Sunday, March 26, 2017

Post Rational

Why College Graduates Still Can’t Think

In this view, the key characteristic of critical thinking is opposition to the existing ‘system,’ encompassing political, economic, and social orders, deemed to privilege some and penalize others. In essence, critical thinking is equated with political, economic, and social critique.”

Suddenly, it occurred to me that the disconnect between the way most people (including employers) define critical thinking and the way many of today’s academics define it can be traced back to the post-structuralist critical theories that invaded our English departments about the time I was leaving grad school, in the late 1980s. I’m referring to deconstruction and its poorer cousin, reader response criticism.

Both theories hold that texts have no inherent meaning; rather, meaning, to the extent it exists at all, is entirely subjective, based on the experiences and mindset of the reader.

Thomas Harrison of UCLA, in his essay “Deconstruction and Reader Response,” refers to this as “the rather simple idea that the significance of the text is governed by reading.”

That idea has been profoundly influential, not only on English faculty but also on their colleagues in the other humanities and even the social sciences. (Consider, for example, the current popularity of ethnography, a form of social science “research” that combines fieldwork with subjective story-telling.)

Unfortunately, those disciplines are also where most critical thinking instruction supposedly occurs in our universities. (Actually, other fields, such as the hard sciences and engineering, probably do a better job of teaching true thinking skills—compiling and evaluating evidence, formulating hypotheses based on that evidence, testing those hypotheses for accuracy before arriving at firm conclusions. They just don’t brag about it as much.)

The result is that, although faculty in the humanities and social sciences claim to be teaching critical thinking, often they’re not. Instead, they’re teaching students to “deconstruct”—to privilege their own subjective emotions or experiences over empirical evidence in the false belief that objective truth is relative, or at least unknowable.

[...]

The result is that, although faculty in the humanities and social sciences claim to be teaching critical thinking, often they’re not. Instead, they’re teaching students to “deconstruct”—to privilege their own subjective emotions or experiences over empirical evidence in the false belief that objective truth is relative, or at least unknowable.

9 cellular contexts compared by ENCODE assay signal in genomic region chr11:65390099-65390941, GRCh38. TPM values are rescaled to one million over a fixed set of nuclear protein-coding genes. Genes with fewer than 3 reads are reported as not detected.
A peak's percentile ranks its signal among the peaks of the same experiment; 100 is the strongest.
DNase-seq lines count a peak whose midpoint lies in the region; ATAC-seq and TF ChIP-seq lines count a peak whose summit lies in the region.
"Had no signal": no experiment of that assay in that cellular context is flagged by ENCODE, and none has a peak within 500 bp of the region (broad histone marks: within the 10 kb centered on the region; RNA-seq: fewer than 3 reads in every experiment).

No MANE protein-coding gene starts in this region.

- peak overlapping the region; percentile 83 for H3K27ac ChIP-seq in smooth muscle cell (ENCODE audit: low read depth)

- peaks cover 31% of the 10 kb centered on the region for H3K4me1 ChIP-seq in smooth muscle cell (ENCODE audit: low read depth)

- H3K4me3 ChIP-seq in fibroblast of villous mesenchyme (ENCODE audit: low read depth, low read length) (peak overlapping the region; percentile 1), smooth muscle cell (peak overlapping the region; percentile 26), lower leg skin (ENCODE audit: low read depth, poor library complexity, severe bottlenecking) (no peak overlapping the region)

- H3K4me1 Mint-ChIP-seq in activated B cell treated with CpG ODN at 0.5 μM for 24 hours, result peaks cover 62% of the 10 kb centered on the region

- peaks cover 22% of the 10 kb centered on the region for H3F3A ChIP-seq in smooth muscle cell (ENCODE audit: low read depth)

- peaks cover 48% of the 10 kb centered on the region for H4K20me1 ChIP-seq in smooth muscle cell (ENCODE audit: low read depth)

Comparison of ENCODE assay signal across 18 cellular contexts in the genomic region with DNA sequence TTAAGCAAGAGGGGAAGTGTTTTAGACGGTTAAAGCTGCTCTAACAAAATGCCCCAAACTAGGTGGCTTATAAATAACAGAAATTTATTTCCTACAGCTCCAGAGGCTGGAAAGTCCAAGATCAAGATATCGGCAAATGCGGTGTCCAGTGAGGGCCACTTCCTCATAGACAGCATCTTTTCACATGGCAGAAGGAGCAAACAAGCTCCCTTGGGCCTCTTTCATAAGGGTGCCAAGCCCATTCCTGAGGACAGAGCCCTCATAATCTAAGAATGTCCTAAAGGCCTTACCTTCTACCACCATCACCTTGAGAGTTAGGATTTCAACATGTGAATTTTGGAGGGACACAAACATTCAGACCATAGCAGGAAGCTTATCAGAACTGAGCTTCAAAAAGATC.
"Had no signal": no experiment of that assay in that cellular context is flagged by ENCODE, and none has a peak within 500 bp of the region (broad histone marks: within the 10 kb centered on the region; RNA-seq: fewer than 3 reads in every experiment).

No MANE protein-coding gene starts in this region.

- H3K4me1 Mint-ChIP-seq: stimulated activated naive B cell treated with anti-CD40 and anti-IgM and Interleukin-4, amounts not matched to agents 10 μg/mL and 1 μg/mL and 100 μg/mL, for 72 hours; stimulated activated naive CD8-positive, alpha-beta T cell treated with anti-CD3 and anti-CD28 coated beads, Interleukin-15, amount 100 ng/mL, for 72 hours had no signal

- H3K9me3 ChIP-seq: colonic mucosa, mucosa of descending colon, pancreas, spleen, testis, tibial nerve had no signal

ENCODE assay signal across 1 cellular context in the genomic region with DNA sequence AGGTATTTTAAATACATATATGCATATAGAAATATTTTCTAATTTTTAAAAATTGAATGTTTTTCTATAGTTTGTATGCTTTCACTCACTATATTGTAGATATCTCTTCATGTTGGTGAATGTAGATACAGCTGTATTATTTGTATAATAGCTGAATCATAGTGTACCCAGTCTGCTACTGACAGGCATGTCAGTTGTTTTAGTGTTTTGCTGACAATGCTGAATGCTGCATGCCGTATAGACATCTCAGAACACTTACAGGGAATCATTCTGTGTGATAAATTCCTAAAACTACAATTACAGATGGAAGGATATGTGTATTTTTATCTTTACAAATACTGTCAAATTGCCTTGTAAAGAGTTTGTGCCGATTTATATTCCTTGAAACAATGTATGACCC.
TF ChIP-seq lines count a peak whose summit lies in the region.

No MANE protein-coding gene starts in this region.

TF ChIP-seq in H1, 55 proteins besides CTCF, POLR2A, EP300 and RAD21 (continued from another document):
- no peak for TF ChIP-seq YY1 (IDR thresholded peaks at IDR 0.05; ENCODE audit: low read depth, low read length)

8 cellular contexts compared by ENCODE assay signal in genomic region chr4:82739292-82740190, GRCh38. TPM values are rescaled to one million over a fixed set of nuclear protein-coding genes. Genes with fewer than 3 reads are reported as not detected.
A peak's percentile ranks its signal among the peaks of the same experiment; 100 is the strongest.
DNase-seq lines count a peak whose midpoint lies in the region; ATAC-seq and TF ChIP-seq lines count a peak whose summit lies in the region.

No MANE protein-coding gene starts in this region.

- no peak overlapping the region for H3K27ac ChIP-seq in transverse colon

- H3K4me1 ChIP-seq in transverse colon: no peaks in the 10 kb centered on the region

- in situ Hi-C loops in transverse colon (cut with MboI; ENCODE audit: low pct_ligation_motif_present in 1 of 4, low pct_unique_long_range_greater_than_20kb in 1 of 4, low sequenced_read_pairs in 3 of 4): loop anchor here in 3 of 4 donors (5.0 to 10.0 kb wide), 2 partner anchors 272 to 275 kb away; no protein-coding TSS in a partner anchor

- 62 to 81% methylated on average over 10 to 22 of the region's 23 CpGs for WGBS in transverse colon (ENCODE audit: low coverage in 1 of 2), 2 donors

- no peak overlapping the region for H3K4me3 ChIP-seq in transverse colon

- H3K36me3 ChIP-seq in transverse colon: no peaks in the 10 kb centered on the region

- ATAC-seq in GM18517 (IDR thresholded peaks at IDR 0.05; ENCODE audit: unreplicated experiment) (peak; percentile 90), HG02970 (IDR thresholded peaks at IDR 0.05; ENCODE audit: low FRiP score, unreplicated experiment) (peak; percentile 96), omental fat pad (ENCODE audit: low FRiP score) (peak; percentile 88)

That view runs contrary to the purposes of a “liberal arts” education, which undertakes the search for truth as the academy’s highest aim. Indeed, the urge to deconstruct everything is fundamentally illiberal. Heritage Foundation’s Bruce Edwards calls it “liberal education’s suicide note” in that it suggests the only valid response to any idea or situation is the individual’s own—how he or she “feels” about it.

Unfortunately, such internalization of meaning does not culminate in open-mindedness and willingness to examine the facts and logic of differing views. Rather, it leads to the narrow-minded, self-centered assumption that there is a “right” way to feel, which automatically delegitimizes the responses of any and all who may feel differently.
Departure from rationality leads only to savagery and barbarism, especially when ignorance is "privileged" and actual discernment is delegitimized... to the point of physical suppression. The Left has won a generation or two of intellectual eunuchs.

2 comments:

JBsptfn said...

Thanks for sharing, Stan. Yeah, it's a sad situation. Someone in the comments wrote how they should teach logic in the fourth grade. I would agree. I think that this other guy (on another blog I follow) mentioned something along those lines as well.

Speaking of sad, though, a certain guy named IMS (Im Skeptical) has been on the CADRE forum almost non-stop lately. Here is where his recent attack happened:

Christian CADRE blog: Boltzmann Brains and the Mind of God

Near the end of the comments, Skep said this:

I flatly reject the notion that Cristian values are "right". To think that someone must suffer and die to appease God for the sins of others is nothing short of barbaric - not to mention immoral.

Then, after I told him that he shouldn't have morals (because he is an atheist), he said that I was ignorant. Some people just don't get it.

Steven Satak said...

That sort of thinking, that 'there is no such thing as absolute truth', self-destructs when applied to itself.

Which would cause the speaker to retract it, in a rational discourse.

But we are talking about students who, having been groomed all their lives to hold one set of standards for themselves and another for everyone else, see no contradiction.

They are elite, both morally and intellectually. So when I say it, I am held to the self-contradiction and if I push it, I am a fool.

When they say it, it means whatever they want it to mean for the moment, to be discarded when they don't get their way - or even when they do.

Jack Nicholson's character Melvin Udall was right - we look for reason and accountability in the real world.

These students have neither.